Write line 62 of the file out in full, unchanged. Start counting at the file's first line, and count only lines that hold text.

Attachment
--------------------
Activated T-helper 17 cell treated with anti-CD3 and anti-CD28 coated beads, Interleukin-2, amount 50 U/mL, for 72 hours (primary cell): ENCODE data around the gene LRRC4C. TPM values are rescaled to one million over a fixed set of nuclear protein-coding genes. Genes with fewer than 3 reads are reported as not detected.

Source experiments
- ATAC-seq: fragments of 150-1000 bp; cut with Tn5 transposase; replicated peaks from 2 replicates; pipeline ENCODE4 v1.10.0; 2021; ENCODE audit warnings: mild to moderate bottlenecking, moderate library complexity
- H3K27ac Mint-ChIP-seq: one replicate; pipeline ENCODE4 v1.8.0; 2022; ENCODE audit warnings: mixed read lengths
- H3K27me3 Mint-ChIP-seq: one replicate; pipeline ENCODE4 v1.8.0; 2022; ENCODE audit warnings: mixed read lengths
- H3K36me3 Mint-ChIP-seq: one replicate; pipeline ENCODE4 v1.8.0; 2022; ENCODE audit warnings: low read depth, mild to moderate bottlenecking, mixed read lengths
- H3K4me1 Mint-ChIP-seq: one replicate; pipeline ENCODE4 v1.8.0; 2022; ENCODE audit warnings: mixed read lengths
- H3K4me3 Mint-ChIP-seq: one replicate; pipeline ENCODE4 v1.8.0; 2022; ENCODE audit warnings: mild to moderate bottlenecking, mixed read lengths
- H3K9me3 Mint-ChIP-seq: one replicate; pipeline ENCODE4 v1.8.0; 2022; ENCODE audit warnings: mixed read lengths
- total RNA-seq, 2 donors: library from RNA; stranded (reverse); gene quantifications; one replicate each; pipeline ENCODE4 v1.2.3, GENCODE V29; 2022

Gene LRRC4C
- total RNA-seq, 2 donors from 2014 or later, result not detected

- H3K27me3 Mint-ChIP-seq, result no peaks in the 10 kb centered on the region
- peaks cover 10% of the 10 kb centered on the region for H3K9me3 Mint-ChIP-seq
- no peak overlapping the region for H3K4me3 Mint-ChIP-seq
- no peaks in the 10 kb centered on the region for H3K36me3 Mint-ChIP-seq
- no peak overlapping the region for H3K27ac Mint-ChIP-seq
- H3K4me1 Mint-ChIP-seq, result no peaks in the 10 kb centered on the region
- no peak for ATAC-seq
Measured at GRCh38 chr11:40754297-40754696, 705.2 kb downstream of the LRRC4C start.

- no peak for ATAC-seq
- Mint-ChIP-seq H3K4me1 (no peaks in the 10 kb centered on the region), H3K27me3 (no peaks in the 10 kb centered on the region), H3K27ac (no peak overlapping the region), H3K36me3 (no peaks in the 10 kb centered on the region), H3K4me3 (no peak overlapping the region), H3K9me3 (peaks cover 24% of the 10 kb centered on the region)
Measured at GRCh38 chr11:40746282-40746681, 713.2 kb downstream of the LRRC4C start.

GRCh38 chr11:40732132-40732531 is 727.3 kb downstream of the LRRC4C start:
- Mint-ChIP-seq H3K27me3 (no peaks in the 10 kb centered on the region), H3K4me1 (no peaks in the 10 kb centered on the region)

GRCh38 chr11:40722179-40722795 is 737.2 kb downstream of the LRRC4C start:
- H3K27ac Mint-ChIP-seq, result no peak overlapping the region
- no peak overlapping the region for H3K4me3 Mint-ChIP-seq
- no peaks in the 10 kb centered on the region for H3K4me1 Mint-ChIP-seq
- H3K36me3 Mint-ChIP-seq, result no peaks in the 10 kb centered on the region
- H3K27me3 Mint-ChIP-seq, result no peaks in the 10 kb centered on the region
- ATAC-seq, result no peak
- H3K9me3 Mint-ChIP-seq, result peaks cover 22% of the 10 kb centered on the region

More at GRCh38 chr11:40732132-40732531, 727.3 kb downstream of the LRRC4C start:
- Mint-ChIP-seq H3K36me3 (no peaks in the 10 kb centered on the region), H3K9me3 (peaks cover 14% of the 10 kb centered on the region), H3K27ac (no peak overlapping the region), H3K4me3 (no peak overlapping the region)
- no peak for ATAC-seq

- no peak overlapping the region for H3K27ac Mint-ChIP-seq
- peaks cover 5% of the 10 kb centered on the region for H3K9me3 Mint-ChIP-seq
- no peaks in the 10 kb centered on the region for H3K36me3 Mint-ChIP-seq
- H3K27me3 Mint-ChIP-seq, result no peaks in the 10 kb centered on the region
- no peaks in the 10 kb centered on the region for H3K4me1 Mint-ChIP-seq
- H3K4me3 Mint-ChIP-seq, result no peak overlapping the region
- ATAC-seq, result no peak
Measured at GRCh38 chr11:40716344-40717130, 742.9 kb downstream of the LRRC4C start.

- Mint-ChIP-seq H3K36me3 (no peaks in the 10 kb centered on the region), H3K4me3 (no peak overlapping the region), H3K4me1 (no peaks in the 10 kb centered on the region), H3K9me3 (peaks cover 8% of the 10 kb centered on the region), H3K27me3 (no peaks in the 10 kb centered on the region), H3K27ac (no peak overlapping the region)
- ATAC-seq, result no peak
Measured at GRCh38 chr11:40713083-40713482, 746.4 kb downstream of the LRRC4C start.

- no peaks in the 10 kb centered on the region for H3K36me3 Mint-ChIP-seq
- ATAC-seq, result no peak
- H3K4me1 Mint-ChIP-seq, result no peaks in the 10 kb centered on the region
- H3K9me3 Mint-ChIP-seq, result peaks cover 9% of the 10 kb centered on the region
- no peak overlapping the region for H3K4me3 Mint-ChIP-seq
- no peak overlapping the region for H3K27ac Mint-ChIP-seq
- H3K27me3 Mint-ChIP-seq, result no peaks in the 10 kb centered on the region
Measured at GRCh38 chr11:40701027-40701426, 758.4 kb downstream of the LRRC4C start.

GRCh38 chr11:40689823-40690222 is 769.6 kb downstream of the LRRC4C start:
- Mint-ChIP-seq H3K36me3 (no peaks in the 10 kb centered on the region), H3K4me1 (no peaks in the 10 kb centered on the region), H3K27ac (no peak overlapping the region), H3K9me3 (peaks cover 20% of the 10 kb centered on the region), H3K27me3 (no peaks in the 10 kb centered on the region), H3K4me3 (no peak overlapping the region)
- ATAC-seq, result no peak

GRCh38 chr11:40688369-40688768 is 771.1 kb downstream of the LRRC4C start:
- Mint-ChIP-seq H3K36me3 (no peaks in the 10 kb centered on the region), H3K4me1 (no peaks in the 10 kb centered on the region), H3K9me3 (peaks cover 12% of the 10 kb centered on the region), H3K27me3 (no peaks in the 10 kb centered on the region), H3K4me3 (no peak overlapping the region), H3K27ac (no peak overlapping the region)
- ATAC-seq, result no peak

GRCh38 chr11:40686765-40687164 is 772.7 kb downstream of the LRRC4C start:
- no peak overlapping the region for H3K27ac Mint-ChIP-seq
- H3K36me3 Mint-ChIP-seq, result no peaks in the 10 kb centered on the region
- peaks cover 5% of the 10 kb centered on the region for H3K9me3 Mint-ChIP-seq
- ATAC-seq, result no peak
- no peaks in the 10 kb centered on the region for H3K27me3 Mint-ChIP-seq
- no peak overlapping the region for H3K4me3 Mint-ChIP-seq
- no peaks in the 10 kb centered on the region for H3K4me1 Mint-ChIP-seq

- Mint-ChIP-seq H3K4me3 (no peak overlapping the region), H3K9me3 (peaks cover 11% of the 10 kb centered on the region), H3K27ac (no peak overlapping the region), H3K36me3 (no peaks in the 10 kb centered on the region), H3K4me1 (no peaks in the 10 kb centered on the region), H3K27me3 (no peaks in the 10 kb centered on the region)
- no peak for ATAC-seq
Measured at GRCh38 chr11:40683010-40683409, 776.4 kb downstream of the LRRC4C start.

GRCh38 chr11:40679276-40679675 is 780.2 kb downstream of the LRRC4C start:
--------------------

GRCh38 chr11:40686765-40687164 is 772.7 kb downstream of the LRRC4C start: